If you’ve watched an MLB game on Apple TV this year, you’ve seen nVenue’s work on display. The company provides a slew of data to the broadcast. When a batter like Shohei Ohtani steps up to the plate, you see metrics like the chances of them getting on base updated with each pitch.
Pracht worked for HP for nearly 20 years helping build supercomputers. But a long-term goal had been to take that technology, apply it to sports, and change how people experience the games they watch.
The company was founded in May 2018, the same month the US Supreme Court struck down the Professional and Amateur Sports Protection Act of 1992 (PASPA) and opened the door to sports betting in all 50 states. For the next two years, Pracht and her team did “hard-core development” on building an AI platform to determine what would happen next in a sporting event.
“That was our passion, and it was the goal,” Pracht told Casino.org Thursday. “It was a really, really powerful element that not only enhanced what we were experiencing as fans, but had this whole element of how to predict the next play.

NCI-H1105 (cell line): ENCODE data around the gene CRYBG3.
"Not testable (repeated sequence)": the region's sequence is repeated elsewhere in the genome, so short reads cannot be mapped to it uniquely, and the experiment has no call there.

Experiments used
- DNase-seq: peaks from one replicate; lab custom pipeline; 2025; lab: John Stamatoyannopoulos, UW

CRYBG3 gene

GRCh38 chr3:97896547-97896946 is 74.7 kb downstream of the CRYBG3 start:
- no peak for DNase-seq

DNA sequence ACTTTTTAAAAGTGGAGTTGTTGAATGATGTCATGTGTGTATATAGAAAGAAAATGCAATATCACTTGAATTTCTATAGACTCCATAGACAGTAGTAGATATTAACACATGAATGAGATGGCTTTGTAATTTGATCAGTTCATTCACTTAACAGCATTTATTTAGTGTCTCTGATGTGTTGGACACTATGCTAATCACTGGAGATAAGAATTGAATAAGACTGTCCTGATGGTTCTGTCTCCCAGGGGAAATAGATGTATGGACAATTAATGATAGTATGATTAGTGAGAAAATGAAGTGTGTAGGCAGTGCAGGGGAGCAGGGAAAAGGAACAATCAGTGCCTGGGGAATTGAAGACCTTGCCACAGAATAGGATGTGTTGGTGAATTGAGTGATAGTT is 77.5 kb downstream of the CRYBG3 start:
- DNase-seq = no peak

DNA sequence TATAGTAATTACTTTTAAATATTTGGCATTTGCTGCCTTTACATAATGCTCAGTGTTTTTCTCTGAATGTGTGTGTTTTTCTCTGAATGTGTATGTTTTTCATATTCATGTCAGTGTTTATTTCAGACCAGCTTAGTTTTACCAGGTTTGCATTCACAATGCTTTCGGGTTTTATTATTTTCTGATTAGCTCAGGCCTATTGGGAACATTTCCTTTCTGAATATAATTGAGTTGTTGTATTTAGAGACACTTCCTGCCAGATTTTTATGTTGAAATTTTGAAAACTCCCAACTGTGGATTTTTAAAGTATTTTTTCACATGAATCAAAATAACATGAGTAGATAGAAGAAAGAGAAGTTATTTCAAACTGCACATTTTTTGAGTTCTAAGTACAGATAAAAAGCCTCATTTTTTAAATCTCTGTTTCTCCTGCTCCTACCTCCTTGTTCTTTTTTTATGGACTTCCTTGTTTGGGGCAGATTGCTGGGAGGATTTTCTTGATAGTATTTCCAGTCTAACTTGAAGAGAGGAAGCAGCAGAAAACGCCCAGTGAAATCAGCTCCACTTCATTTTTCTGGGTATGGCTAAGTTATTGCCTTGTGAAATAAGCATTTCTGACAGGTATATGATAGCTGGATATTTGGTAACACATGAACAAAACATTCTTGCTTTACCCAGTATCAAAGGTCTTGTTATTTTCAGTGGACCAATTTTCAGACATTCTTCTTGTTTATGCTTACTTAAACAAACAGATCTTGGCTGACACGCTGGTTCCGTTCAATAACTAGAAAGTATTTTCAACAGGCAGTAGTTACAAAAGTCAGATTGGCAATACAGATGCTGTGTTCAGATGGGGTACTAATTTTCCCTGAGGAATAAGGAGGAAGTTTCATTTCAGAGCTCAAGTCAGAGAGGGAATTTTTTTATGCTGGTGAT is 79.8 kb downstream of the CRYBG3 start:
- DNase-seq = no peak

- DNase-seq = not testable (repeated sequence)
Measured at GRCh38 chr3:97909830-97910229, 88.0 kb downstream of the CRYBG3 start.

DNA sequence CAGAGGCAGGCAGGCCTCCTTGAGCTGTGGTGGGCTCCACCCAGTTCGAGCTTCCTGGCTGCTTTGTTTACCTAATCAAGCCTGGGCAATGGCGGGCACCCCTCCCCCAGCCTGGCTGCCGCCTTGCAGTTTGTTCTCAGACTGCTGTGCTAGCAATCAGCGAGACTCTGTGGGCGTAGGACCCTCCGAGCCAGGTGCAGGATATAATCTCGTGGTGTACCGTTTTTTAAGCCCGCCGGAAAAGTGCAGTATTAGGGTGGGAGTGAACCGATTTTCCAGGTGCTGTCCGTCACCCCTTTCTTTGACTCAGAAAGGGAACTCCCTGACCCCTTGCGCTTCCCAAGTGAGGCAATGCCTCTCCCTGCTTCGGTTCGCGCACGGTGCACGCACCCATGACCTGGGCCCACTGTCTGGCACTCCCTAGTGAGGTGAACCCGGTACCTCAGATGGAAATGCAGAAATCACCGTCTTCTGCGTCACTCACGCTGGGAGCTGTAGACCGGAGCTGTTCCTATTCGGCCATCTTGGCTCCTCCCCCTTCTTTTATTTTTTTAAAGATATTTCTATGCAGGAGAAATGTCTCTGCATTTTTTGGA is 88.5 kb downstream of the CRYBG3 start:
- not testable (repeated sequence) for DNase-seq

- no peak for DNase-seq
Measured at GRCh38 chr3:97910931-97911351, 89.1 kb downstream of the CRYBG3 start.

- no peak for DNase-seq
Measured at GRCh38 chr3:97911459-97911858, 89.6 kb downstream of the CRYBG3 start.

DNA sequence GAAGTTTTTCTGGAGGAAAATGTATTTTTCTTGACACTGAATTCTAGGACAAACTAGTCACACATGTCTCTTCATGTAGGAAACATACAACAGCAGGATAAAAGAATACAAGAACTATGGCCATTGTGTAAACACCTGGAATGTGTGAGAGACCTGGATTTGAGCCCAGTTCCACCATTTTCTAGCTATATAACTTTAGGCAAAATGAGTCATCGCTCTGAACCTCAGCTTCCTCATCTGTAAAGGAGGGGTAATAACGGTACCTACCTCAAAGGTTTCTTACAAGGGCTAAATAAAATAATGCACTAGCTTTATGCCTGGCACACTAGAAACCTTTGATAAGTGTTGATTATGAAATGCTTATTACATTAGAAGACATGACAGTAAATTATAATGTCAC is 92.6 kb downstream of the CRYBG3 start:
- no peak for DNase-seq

And we didn’t know at the time that that was called micromarkets. We just knew that fans wanted to bet in the moment, fans wanted to interact in the moment, and that’s what we were after.”
Last year, nVenue was selected as one of 10 participants in the inaugural class of Comcast NBC Universal’s SportsTech Accelerator program. That gave the early-stage company access to teams, sports leagues, and members of the sports betting industry. It also led to their engine being used last year by NBC Sports, which led to the company partnering with Apple TV for baseball this season.
Thousands of Betting Opportunities Available
What viewers see in those MLB broadcasts is “the tip of the spear” as far as what nVenue can do, Pracht said. The company’s engine is capable of generating “thousands” of betting opportunities per game.
“Our product lends itself to media, where people are watching. But it also lends itself to betting, where people can start to predict what is going to happen on the next pitch, on the next down, on the next five minutes in basketball,” she said. “Because that’s what fans do. That’s how we want to bet.”
While Betr strives to be a business-to-consumer product, nVenue is looking to be a business-to-business product that would power the microbetting platform for an existing sports betting operator.